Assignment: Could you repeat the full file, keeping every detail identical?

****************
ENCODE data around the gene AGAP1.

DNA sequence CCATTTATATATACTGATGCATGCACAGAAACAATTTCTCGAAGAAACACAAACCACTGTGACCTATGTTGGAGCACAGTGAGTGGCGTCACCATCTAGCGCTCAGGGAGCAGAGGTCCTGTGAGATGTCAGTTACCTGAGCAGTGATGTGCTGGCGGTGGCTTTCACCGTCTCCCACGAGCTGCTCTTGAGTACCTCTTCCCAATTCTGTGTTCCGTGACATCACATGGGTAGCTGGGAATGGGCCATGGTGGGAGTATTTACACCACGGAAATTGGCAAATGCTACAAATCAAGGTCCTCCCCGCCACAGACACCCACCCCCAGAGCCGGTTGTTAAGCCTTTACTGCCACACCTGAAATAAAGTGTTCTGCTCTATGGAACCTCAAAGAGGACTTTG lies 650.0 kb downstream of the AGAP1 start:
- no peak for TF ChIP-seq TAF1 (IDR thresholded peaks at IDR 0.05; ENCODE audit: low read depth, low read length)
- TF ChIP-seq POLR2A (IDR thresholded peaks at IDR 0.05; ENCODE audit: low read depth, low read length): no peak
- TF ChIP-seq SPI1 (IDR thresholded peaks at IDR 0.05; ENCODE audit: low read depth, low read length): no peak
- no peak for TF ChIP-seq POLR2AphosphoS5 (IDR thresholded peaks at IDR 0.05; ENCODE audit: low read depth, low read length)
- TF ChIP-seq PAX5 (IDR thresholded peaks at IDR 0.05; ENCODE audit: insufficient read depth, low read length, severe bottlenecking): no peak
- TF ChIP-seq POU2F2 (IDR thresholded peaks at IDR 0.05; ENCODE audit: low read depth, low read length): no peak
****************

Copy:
ENCODE data around the gene AGAP1.

DNA sequence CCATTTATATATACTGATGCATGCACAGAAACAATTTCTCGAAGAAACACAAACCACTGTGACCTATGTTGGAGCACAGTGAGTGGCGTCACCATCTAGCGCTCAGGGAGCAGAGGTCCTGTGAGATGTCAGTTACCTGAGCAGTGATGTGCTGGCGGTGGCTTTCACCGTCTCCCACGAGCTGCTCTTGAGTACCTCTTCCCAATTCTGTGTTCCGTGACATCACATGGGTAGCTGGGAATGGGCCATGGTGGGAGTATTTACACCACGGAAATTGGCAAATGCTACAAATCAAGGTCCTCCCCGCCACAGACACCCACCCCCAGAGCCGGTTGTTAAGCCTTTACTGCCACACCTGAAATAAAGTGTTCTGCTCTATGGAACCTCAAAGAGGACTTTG lies 650.0 kb downstream of the AGAP1 start:
- no peak for TF ChIP-seq TAF1 (IDR thresholded peaks at IDR 0.05; ENCODE audit: low read depth, low read length)
- TF ChIP-seq POLR2A (IDR thresholded peaks at IDR 0.05; ENCODE audit: low read depth, low read length): no peak
- TF ChIP-seq SPI1 (IDR thresholded peaks at IDR 0.05; ENCODE audit: low read depth, low read length): no peak
- no peak for TF ChIP-seq POLR2AphosphoS5 (IDR thresholded peaks at IDR 0.05; ENCODE audit: low read depth, low read length)
- TF ChIP-seq PAX5 (IDR thresholded peaks at IDR 0.05; ENCODE audit: insufficient read depth, low read length, severe bottlenecking): no peak
- TF ChIP-seq POU2F2 (IDR thresholded peaks at IDR 0.05; ENCODE audit: low read depth, low read length): no peak